Kindness in Winter
by Sally Nacker
24 Poems ~ 42 Pages
Format: 6” x 9” ~ Perfect Bound
Publisher: Kelsay Books
To Order: Kelsay Books
Reviewed by Michael Escoubas
In the winter of his life Leo Tolstoy devoted some 17 years to compiling a journal
of wise sayings that he felt would serve the world for generations yet unborn. Of
kindness, Tolstoy had this to say,
“Kindness is for your soul as health is for your body: you do not notice it
when you have it.”
I thought about Tolstoy’s dictum as I enjoyed the poems in Sally Nacker’s latest
collection, Kindness in Winter. While I sense no motive in Nacker’s work to “save
the world,” or to promote a moral agenda, I find embedded in her poems a heart
for life, an empathy for the world which surrounds her. The season itself, speaks a
word of kindness into her being, into her soul.
A complaint about reading poetry that frequently reaches my ears runs variously
as follows, “I don’t read poetry because poetry is so hard to understand.” On a
personal note, I want first and foremost that my readers understand my poems. So
does Sally Nacker. These are poems written to be enjoyed. I begin with the title
poem, “Kindness in Winter.” The poem’s protagonist is a nine-year-old girl named
Young Scarlet stands in deepening snow—
where she knows the doe
knows she has stood
before—at the edge of the wood.
The doe turns her ears toward the soft, recognizable sound
In the snow on the ground.
She listens from far in the wood—
and from a place of long-ago. Good
Scarlet feeds the gentle doe
red apples in the twinkling snow.
I picture the softness of the scene, the open and kind heart of Scarlet. I’m drawn to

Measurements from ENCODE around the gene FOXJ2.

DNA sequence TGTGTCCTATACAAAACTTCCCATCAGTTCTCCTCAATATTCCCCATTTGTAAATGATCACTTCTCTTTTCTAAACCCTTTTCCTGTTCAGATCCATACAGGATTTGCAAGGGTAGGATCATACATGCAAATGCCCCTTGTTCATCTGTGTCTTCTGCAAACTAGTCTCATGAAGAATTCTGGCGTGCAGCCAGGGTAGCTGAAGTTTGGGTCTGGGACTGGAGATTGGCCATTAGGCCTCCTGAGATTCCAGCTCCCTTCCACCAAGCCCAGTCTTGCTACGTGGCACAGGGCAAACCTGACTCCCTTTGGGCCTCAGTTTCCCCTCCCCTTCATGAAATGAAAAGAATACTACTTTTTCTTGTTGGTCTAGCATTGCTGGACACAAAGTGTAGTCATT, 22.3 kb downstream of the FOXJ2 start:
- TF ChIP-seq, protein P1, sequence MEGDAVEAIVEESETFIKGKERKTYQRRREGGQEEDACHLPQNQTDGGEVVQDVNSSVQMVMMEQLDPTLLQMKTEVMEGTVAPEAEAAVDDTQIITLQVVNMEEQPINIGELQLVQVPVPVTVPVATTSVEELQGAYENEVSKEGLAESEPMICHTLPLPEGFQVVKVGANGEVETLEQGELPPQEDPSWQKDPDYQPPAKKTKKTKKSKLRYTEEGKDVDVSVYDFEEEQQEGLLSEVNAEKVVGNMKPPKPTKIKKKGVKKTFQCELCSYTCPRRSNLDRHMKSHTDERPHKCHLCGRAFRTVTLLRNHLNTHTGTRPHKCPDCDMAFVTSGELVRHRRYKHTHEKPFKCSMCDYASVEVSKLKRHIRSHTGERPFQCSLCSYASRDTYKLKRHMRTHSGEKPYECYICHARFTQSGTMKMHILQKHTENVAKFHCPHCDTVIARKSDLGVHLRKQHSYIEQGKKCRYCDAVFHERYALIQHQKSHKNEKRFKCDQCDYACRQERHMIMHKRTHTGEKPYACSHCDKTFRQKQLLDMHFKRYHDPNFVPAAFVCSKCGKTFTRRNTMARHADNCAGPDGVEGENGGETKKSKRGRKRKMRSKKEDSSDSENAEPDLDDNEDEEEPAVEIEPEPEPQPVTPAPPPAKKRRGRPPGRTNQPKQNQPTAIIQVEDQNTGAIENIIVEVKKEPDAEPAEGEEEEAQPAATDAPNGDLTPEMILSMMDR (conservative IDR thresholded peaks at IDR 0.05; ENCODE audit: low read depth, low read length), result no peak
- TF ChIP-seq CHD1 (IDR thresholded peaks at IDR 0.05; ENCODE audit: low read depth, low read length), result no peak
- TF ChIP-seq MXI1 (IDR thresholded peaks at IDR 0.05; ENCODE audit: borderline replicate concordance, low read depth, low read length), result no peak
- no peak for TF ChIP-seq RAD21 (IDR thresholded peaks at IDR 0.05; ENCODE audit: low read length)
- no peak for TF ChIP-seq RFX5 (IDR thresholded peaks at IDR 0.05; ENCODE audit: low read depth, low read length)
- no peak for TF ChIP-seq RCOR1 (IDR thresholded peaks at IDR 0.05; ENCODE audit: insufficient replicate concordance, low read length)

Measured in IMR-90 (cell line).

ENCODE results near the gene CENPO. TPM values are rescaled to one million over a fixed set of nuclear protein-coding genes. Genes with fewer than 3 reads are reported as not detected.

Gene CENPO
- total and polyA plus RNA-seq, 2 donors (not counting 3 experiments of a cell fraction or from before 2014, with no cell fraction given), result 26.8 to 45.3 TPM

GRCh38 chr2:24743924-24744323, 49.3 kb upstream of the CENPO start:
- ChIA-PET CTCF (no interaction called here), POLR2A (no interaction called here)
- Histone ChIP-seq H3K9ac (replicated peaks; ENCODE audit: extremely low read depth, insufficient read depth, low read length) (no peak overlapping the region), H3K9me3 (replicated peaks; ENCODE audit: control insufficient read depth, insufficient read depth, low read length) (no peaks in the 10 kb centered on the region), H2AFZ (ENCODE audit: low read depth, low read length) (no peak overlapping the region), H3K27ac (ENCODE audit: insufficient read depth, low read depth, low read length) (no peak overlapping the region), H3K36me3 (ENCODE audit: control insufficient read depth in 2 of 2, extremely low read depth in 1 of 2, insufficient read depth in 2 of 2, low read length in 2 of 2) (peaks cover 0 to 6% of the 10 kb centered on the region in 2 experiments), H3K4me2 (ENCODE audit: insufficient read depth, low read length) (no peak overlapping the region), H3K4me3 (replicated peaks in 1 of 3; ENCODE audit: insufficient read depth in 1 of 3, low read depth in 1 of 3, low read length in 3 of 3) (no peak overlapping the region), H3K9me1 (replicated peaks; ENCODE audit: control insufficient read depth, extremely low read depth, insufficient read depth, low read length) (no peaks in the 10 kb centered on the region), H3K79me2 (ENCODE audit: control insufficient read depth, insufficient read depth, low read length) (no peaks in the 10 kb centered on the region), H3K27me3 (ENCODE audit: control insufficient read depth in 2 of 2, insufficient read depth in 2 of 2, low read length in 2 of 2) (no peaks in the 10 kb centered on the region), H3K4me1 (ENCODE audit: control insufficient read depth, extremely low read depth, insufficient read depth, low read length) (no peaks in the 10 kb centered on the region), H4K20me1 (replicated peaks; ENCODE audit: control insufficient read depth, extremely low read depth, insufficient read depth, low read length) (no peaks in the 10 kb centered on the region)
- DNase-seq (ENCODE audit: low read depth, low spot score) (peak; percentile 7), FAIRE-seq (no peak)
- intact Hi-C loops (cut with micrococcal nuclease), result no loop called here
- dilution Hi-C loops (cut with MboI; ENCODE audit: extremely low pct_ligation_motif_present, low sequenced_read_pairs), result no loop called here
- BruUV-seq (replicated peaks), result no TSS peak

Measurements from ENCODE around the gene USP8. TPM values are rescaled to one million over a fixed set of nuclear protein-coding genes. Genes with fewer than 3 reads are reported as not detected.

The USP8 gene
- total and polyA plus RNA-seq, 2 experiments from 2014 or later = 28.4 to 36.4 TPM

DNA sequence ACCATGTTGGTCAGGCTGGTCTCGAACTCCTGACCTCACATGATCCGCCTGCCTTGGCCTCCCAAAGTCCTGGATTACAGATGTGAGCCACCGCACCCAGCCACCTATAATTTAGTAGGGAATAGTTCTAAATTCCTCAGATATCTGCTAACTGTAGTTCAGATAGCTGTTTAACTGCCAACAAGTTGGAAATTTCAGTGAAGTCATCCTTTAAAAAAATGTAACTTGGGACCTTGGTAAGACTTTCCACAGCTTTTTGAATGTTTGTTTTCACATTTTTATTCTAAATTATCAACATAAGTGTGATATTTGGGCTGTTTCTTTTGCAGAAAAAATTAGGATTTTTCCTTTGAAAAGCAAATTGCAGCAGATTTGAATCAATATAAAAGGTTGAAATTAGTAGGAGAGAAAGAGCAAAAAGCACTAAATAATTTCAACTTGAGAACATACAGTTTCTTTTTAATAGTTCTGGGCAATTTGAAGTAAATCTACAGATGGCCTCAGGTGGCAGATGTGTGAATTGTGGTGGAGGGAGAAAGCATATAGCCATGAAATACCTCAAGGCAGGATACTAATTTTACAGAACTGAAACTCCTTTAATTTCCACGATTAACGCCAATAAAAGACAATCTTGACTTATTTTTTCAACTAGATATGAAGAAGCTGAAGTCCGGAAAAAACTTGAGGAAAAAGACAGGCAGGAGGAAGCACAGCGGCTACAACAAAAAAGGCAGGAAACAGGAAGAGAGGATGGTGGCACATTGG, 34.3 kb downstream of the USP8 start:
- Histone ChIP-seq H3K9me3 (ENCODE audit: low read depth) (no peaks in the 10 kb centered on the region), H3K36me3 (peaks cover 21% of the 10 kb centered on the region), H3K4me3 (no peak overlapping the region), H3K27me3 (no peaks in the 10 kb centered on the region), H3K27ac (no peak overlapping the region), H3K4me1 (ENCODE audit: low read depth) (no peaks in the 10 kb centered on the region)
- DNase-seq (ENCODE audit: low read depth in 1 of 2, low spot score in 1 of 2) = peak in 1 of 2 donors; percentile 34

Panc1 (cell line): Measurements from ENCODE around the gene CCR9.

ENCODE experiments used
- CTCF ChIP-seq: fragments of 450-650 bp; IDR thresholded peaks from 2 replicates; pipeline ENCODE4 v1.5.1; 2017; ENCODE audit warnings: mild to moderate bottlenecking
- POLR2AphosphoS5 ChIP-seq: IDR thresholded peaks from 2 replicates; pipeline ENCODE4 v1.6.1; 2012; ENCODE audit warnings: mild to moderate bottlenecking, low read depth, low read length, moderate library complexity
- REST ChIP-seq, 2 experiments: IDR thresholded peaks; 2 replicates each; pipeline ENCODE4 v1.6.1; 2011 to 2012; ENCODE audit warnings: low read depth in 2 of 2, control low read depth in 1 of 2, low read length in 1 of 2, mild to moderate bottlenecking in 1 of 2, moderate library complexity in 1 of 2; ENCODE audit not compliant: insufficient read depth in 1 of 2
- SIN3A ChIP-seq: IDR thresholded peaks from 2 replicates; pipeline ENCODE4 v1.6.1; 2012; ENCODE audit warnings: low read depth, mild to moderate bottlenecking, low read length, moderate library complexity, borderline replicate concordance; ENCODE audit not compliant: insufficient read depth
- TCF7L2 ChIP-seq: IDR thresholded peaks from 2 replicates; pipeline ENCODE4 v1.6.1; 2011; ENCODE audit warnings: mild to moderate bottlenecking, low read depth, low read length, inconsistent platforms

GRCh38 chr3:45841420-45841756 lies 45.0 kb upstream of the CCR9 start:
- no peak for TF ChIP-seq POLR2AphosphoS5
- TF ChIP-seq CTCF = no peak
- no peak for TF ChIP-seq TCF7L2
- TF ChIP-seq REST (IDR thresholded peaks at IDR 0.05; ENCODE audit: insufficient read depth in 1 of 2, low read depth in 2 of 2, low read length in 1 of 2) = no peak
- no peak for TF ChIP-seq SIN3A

the color contrast between Scarlet, the red apples offered, and the twinkling snow.
In a mere 10 lines we have a winter scene. But this is more than a scene contrived.
The poem is a tone-setter. In a world often characterized by violence and the get-
out-of-my-way push to achieve one’s selfish ends, this collection is refreshing.
To be sure, Nacker does not restrict herself to just one season. She touches all sea-
sons and with little effort links common experiences to them. “Old Age,” is but
Despite all likely lonelinesses,
illnesses, and losses,
my wish is still
to one day be very old—to sit
beside the windowsill
like now, and know
the birds that come and go—
to quietly observe the snow
dissolve into a field of flowers.
Power in language looks away from itself. With stunning simplicity, Nacker
captures the aging process in terms that make the inevitable palatable.
Nacker’s background is New England; Connecticut to be specific. “Early Spring”
captures a simple life any one of us might aspire to:
The man and his wife live simply,
turning the wood in their stove.
It burns like thought and poetry
In the making, throws love
On the cool spring morning. Behind
their little house a garden grows
spinach and greens, the kind
uplifting faces of new primrose.
This poem causes me to conjure applewood smoke curling from the chimney, the
sweet fragrance of biscuits baking and dew sparkling on early spring grass.
Continuing with examples of seasonal poems other than winter, you shouldn’t skip
over “Edge Habitat in August Rain.” This gem pictures a woman sitting quietly in
the rain while birds flit and frolic “as though she were not there.” Similarly, if you
like poems wherein the weather and human beings meld into a single being, make
a note to read “David’s Art.” “Watercolors splashed over the paper, coloring / the
blank world with a heaving and tossing / of my own heart.”
By way of poetic technique, Nacker’s poetry is fraught with rhyme. But she does it
effortlessly. I am not a big fan of rhyme. Poets often force their rhymes, straining
self-consciously to think of just the right rhyme to fit in the line. Nacker is like
Javier Baez fielding a grounder at shortstop. The batted ball, the pickup, the toss to
first base are of a piece, a work of art contained within itself. This is the treat for-
tunate readers have in store when they purchase a copy of Sally Nacker’s Kindness